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Back Mathematics Mathematical Modeling Mathematicians develop new method for describing extremely complicated shapes

Mathematicians develop new method for describing extremely complicated shapes

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TechAndComputer (July 30, 2012) — Mathematicians at the Institute for Advanced Study in New Jersey "bridged" topology and fractals and made a discovery that could lead to a new way of describing extremely complicated shapes such as the configuration of the tiniest defects in a metal or even the froth of a breaking wave.

Topology is a powerful branch of mathematics that looks at qualitative geometric properties such as the number of holes a geometric shape contains, while fractals are extremely complicated geometric shapes that appear similarly complicated even when viewed under a microscope of high magnification.

Bridging the topology and fractals, as described in the American Institute of Physics' Journal of Mathematical Physics (JMP), relies upon a recently developed mathematical theory, known as "persistent homology," which takes into account the sizes and number of holes in a geometric shape. The work described in JMP is a proof of concept based on fractals that have already been studied by other methods -- such as the shapes assumed by large polymer molecules as they twist or bend under random thermal fluctuation.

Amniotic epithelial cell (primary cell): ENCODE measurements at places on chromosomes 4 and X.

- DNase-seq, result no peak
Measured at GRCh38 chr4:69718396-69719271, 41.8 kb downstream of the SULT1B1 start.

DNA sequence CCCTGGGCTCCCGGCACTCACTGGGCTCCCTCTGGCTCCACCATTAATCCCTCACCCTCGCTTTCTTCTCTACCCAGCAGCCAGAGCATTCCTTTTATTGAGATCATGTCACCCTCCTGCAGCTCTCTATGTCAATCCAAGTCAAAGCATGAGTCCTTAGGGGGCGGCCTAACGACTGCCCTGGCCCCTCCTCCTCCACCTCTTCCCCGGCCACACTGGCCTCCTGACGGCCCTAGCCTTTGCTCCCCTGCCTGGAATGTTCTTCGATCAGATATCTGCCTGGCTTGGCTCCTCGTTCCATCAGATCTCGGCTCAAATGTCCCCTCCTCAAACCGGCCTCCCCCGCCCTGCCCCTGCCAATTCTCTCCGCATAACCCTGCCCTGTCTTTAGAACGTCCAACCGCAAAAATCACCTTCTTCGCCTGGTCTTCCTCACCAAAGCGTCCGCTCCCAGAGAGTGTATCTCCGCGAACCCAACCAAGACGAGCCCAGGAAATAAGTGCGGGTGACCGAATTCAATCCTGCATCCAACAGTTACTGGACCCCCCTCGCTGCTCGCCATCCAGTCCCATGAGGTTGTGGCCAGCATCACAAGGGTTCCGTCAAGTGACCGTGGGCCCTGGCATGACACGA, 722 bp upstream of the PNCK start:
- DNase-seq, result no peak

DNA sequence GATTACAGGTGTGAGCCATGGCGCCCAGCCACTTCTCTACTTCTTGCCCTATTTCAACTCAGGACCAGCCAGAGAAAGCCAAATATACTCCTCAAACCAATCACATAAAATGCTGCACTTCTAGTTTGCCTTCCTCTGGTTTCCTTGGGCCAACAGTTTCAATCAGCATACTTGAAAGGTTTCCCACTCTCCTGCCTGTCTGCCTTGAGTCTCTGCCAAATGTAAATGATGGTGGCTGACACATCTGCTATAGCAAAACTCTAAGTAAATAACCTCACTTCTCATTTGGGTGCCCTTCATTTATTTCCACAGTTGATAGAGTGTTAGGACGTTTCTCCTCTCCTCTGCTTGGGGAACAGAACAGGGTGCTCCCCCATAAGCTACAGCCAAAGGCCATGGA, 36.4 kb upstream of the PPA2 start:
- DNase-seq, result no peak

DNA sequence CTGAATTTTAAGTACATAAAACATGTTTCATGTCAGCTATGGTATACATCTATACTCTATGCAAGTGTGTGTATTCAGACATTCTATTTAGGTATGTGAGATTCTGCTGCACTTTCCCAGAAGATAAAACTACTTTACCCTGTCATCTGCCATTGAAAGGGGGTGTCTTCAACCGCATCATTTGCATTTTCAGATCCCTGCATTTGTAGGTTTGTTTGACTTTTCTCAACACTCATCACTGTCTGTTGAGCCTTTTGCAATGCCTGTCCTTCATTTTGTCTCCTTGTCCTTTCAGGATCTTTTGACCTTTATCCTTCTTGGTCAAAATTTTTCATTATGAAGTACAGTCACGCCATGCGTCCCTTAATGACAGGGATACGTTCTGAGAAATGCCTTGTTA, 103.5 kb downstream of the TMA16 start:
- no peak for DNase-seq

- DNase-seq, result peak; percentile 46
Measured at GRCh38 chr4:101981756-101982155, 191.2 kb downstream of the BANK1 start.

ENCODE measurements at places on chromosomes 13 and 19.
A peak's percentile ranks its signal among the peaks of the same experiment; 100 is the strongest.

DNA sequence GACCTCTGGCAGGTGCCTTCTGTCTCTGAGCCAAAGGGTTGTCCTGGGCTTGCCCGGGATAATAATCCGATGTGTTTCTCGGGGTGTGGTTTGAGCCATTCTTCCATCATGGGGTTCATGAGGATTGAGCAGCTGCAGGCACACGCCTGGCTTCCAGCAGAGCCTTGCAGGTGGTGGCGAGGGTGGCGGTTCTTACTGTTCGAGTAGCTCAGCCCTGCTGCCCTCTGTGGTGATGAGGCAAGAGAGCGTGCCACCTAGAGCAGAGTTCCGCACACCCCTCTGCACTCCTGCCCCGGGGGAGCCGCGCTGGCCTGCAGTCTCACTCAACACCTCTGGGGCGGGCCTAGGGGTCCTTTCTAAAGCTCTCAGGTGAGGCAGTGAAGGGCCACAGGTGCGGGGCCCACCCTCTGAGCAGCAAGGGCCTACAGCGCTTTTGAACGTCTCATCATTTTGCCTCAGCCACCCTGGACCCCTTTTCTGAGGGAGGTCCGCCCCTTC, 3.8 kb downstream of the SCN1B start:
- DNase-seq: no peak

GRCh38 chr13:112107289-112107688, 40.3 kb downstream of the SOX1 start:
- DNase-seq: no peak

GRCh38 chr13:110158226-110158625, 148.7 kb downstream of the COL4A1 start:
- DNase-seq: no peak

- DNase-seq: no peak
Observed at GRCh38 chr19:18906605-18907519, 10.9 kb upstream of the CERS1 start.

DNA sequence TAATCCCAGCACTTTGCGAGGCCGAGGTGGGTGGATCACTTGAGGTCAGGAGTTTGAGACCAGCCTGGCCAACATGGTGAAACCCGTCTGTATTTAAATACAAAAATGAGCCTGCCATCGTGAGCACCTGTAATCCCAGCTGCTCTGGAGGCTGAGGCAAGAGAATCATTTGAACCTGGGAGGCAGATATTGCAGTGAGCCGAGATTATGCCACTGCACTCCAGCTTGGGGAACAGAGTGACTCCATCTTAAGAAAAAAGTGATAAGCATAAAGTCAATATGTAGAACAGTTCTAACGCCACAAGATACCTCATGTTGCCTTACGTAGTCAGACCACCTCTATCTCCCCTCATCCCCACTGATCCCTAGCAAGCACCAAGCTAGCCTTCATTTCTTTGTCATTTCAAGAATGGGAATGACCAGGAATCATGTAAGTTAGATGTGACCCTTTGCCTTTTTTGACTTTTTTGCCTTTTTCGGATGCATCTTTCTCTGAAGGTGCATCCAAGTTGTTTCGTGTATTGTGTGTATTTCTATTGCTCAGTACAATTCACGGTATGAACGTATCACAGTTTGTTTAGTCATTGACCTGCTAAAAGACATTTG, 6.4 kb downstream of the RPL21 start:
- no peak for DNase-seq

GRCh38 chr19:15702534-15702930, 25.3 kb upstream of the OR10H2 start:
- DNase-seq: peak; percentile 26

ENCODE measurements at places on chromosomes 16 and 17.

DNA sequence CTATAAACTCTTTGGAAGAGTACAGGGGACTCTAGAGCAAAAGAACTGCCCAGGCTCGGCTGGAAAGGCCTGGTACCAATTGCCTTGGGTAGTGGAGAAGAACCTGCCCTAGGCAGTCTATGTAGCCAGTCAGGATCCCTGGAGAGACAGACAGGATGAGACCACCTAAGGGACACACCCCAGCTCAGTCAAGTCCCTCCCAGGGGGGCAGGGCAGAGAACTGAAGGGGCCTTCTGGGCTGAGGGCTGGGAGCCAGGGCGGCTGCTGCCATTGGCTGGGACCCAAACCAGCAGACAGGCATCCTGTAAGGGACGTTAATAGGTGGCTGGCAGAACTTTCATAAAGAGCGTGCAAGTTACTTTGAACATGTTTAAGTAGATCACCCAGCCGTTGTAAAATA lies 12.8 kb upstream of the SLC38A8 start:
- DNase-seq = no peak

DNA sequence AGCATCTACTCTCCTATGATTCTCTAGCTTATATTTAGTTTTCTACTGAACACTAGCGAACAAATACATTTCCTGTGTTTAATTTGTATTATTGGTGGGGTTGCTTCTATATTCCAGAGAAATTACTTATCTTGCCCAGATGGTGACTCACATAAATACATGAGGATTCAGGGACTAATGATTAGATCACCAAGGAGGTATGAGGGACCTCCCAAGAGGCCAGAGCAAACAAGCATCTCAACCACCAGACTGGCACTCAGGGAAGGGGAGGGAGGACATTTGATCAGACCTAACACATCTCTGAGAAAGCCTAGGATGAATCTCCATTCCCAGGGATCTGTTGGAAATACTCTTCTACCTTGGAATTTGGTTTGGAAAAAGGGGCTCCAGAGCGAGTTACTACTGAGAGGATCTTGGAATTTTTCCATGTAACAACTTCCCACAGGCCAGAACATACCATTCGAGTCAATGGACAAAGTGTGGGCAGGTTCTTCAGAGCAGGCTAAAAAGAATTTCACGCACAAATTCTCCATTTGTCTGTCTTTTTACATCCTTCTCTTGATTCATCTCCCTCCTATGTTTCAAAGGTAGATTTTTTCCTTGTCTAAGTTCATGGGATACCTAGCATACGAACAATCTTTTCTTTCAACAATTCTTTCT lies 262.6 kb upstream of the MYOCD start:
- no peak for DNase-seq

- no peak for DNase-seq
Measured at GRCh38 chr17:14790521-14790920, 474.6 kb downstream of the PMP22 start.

Many geometric structures with fractal-like complexity arise in nature, such as the configuration of defects in a metal or the froth of a breaking wave. Their geometry has important physical effects too, but until now we haven't had a vocabulary rich enough to adequately describe these and other complicated shapes. The mathematicians plan to use the vocabulary provided by persistent homology methods to investigate and describe complicated shapes in a whole new way.

Story Source:

The above story is reprinted from materials provided by American Institute of Physics (AIP), via Newswise.

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Journal Reference:

  1. Robert MacPherson, Benjamin Schweinhart. Measuring shape with topology. Journal of Mathematical Physics, 2012; 53 (7): 073516 DOI: 10.1063/1.4737391

Note: If no author is given, the source is cited instead.

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